TurnWay Waterproof Ski/Snowboard Bag
Last updated date: March 13, 2020
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We looked at the top Ski Bags and dug through the reviews from some of the most popular review sites. Through this analysis, we've determined the best Ski Bag you should buy.
In our analysis of 13 expert reviews, the TurnWay TurnWay Waterproof Ski/Snowboard Bag placed 9th when we looked at the top 12 products in the category. For the full ranking, see below.
Editor's Note March 26, 2020:
Checkout The Best Ski Bag for a detailed review of all the top ski bags.
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From The Manufacturer
The ski bag is holding one snowboard or one pair of skis up to 85 inches (215cm) with extra ski accessories such as gloves, pants, goggles, ski poles and so on.
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An Overview On Ski Bags
When it’s time to head to the slopes, you’ll likely be loaded down with equipment. There are your skis and poles, along with any smaller items you need to carry, like lift tickets, sunglasses and a little cash to buy a cup of hot cocoa. Even before you’re ready to ski, though, you’ll need a way to contain and protect your skis as you carry them from home to your location.
A good ski bag, first and foremost, keeps your skis safe inside. Some provide 360-degree padding, which is especially important if you’re going to be checking them at the airport. This padding will ensure your skis don’t get scratched up or, worse, break while being transported. But if you’re traveling by car, you may find that padding isn’t as important as other features.
Before you start shopping for a ski bag, measure the length of your skis. Most ski bags advertise their capacity in centimeters, so you’ll have to know this measurement. If you have smaller skis, you’ll need a bag designed to fit that size. Keep in mind that you’ll also need to squeeze your ski poles in, and if you hope to store items like your jacket, sunglasses, goggles or a helmet inside, you may need to shop around for an option that can accommodate.
DWYM Fun Fact
The exact beginning of skiing is uncertain, but Scandinavian wall paintings from 10,000 years ago indicate that a form of skiing may have existed in the Xinjiang region of what later became China. The word “ski” comes from an Old Norse word “skíð,” which translates to a stick of wood. This is no surprise, considering hunters in the Stone Age traveled over vast areas of snow by strapping long pieces of wood to their feet. Sir Arthur Conan Doyle gets partial credit for popularizing the sport in the late 1800s, though. The author was in Switzerland with his family when he wrote about a new pastime that was popular in the area, skiing. His writings brought attention to the sport, which was unheard of in Britain at the time.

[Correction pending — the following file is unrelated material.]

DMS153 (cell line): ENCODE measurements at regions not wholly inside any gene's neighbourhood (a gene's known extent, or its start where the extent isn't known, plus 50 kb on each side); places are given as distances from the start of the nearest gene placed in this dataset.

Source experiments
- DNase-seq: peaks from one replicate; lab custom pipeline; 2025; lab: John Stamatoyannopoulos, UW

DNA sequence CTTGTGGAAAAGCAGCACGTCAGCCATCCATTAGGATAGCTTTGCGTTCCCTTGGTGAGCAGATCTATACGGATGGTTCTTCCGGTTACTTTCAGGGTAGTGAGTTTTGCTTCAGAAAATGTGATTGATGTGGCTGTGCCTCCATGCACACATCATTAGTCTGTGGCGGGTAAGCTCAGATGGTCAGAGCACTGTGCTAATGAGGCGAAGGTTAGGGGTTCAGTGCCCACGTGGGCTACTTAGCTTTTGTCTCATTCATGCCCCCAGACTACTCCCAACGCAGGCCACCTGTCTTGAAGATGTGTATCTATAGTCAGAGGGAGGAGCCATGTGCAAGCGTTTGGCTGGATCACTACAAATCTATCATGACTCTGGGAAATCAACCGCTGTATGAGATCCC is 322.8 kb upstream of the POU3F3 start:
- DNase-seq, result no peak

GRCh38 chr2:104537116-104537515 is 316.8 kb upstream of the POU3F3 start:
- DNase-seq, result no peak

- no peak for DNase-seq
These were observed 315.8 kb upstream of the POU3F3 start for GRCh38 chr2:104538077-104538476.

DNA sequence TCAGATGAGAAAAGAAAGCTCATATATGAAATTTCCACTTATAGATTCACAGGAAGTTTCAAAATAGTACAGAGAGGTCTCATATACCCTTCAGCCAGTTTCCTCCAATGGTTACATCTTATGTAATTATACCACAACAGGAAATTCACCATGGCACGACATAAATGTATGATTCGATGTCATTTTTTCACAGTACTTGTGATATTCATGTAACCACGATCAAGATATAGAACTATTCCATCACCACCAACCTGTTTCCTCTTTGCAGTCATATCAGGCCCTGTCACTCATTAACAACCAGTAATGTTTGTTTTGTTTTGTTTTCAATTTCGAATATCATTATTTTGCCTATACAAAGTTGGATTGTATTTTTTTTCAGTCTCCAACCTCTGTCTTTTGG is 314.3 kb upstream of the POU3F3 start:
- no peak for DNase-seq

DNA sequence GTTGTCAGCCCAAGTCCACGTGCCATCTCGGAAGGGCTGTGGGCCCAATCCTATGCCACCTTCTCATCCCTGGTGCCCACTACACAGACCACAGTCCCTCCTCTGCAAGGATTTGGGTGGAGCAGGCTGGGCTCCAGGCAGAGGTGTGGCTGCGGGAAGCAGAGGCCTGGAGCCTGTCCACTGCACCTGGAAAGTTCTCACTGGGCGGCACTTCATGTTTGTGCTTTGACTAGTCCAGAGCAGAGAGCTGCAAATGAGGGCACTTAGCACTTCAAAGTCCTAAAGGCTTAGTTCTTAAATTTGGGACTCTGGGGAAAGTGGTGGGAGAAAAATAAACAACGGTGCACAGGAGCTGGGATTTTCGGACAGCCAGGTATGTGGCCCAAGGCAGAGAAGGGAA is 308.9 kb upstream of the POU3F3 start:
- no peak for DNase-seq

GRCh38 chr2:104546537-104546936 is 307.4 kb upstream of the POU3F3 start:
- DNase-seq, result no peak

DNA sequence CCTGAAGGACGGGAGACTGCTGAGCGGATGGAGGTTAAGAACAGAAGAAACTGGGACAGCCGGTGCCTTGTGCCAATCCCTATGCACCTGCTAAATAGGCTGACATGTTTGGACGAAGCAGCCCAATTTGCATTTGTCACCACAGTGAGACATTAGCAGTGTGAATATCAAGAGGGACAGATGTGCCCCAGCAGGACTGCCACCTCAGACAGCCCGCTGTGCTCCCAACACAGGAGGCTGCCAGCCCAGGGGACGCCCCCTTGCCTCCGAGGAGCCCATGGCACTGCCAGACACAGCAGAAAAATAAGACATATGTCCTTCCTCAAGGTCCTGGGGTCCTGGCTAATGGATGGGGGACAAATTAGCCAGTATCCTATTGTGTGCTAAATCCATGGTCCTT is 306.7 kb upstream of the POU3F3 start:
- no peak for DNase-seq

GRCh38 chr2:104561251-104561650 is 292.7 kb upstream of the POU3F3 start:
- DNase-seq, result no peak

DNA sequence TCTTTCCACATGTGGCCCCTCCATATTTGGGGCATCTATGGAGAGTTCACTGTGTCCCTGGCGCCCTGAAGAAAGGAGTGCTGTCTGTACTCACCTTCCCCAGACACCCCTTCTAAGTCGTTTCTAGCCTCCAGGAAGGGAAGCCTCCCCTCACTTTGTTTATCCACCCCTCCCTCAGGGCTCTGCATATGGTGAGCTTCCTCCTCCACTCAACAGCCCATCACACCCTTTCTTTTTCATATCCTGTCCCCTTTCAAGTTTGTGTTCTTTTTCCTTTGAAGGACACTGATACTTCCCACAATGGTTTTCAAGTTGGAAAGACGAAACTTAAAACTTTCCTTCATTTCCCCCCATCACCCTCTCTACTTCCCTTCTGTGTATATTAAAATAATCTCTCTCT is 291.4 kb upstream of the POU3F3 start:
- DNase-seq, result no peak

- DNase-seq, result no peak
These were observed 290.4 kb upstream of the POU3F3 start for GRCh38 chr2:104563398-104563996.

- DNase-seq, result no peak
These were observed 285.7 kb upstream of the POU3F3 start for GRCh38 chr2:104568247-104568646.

The Ski Bag Buying Guide
- When you head to the slopes, you’ll likely have more than your skis and poles. Some ski bags have handy pockets for storing items like glasses and your lift ticket. If you think you might remove your jacket or ski pants before heading back to the resort, look for a ski bag that has a little extra wiggle room for those.
- Your skis and poles will likely be wet when your day is over. Make sure you remove them as soon as you can and let the bag dry out. Some bags are vented to avoid moisture getting trapped inside to help keep mold risks to a minimum.
- Ski bags can be bulky and cumbersome. It may help to choose one with long handles that can be used to carry the skis on your shoulder. If you’ll be transporting them for a sizable distance, choose a bag that has a padded shoulder strap, ideally with Velcro that binds the two straps together on your shoulder while you walk.
- When you aren’t skiing, you’ll need to store your bag. Look for one that easily folds down to save space during storage.
- A bag with a zipper that runs the full length of the ski bag can make it easy to load and unload your skis.